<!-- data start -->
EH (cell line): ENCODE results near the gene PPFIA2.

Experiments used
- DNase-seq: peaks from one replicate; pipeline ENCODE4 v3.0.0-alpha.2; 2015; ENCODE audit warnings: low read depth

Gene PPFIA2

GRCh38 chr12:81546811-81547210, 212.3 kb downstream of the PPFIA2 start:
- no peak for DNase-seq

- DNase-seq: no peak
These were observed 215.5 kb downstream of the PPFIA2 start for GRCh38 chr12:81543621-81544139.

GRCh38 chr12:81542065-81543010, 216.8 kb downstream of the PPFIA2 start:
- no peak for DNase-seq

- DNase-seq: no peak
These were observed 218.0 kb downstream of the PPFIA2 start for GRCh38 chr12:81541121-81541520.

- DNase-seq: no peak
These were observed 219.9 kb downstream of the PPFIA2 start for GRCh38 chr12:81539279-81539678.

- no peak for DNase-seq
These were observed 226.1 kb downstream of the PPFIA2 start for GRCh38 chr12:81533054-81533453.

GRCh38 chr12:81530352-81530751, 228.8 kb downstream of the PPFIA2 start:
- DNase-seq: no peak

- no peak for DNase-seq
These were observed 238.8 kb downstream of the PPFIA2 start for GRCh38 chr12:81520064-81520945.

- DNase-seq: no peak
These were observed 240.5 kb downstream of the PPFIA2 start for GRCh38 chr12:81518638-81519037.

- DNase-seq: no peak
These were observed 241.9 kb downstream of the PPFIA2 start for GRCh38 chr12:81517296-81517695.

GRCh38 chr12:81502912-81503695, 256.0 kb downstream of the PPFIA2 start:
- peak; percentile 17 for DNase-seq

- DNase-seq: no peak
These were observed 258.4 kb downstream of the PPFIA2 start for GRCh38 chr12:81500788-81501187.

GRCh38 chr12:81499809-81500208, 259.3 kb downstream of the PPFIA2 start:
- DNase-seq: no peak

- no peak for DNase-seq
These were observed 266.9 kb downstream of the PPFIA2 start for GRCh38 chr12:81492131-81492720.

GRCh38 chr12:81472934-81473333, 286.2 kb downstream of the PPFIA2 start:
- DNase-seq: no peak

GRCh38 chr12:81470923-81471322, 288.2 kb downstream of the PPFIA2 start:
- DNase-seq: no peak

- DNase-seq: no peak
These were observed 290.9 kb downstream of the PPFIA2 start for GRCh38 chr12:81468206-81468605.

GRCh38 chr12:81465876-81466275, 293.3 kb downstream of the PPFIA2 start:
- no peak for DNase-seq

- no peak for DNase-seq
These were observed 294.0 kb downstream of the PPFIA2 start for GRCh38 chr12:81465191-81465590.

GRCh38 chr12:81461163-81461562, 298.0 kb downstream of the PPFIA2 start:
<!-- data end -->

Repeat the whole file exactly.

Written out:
EH (cell line): ENCODE results near the gene PPFIA2.

Experiments used
- DNase-seq: peaks from one replicate; pipeline ENCODE4 v3.0.0-alpha.2; 2015; ENCODE audit warnings: low read depth

Gene PPFIA2

GRCh38 chr12:81546811-81547210, 212.3 kb downstream of the PPFIA2 start:
- no peak for DNase-seq

- DNase-seq: no peak
These were observed 215.5 kb downstream of the PPFIA2 start for GRCh38 chr12:81543621-81544139.

GRCh38 chr12:81542065-81543010, 216.8 kb downstream of the PPFIA2 start:
- no peak for DNase-seq

- DNase-seq: no peak
These were observed 218.0 kb downstream of the PPFIA2 start for GRCh38 chr12:81541121-81541520.

- DNase-seq: no peak
These were observed 219.9 kb downstream of the PPFIA2 start for GRCh38 chr12:81539279-81539678.

- no peak for DNase-seq
These were observed 226.1 kb downstream of the PPFIA2 start for GRCh38 chr12:81533054-81533453.

GRCh38 chr12:81530352-81530751, 228.8 kb downstream of the PPFIA2 start:
- DNase-seq: no peak

- no peak for DNase-seq
These were observed 238.8 kb downstream of the PPFIA2 start for GRCh38 chr12:81520064-81520945.

- DNase-seq: no peak
These were observed 240.5 kb downstream of the PPFIA2 start for GRCh38 chr12:81518638-81519037.

- DNase-seq: no peak
These were observed 241.9 kb downstream of the PPFIA2 start for GRCh38 chr12:81517296-81517695.

GRCh38 chr12:81502912-81503695, 256.0 kb downstream of the PPFIA2 start:
- peak; percentile 17 for DNase-seq

- DNase-seq: no peak
These were observed 258.4 kb downstream of the PPFIA2 start for GRCh38 chr12:81500788-81501187.

GRCh38 chr12:81499809-81500208, 259.3 kb downstream of the PPFIA2 start:
- DNase-seq: no peak

- no peak for DNase-seq
These were observed 266.9 kb downstream of the PPFIA2 start for GRCh38 chr12:81492131-81492720.

GRCh38 chr12:81472934-81473333, 286.2 kb downstream of the PPFIA2 start:
- DNase-seq: no peak

GRCh38 chr12:81470923-81471322, 288.2 kb downstream of the PPFIA2 start:
- DNase-seq: no peak

- DNase-seq: no peak
These were observed 290.9 kb downstream of the PPFIA2 start for GRCh38 chr12:81468206-81468605.

GRCh38 chr12:81465876-81466275, 293.3 kb downstream of the PPFIA2 start:
- no peak for DNase-seq

- no peak for DNase-seq
These were observed 294.0 kb downstream of the PPFIA2 start for GRCh38 chr12:81465191-81465590.

GRCh38 chr12:81461163-81461562, 298.0 kb downstream of the PPFIA2 start: